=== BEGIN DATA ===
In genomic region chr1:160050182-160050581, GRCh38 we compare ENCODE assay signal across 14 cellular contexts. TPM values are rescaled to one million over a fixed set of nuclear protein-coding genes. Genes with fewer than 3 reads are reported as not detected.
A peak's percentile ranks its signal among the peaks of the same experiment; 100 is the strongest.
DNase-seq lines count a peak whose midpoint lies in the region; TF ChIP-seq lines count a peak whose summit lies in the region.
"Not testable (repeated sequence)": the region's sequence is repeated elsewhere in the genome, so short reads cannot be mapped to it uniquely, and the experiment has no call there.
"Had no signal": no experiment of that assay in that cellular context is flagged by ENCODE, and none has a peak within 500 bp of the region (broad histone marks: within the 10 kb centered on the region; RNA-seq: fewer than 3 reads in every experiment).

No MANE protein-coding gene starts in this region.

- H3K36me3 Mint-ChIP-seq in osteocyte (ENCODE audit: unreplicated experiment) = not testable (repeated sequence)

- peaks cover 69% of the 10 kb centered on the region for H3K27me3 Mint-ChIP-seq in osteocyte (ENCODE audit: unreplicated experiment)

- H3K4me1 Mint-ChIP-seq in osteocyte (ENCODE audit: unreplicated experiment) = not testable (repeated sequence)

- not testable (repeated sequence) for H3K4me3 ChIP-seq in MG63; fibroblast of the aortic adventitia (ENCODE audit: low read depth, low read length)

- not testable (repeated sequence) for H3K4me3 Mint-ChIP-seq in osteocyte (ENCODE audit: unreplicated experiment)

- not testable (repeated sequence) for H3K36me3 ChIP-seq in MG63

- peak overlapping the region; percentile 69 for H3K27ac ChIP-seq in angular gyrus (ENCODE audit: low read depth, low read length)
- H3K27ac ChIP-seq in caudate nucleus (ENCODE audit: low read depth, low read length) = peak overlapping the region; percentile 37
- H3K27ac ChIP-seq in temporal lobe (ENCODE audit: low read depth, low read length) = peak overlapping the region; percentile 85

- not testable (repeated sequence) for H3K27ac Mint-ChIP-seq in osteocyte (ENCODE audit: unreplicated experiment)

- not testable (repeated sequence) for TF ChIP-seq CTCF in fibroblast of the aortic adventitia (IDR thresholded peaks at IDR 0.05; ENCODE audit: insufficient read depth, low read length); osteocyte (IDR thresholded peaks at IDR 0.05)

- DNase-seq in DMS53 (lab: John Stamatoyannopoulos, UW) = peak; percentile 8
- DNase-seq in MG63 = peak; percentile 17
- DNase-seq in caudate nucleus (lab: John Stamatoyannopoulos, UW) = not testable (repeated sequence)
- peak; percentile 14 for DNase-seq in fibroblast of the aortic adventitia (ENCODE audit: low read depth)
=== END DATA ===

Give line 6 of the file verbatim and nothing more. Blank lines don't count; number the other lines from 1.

No MANE protein-coding gene starts in this region.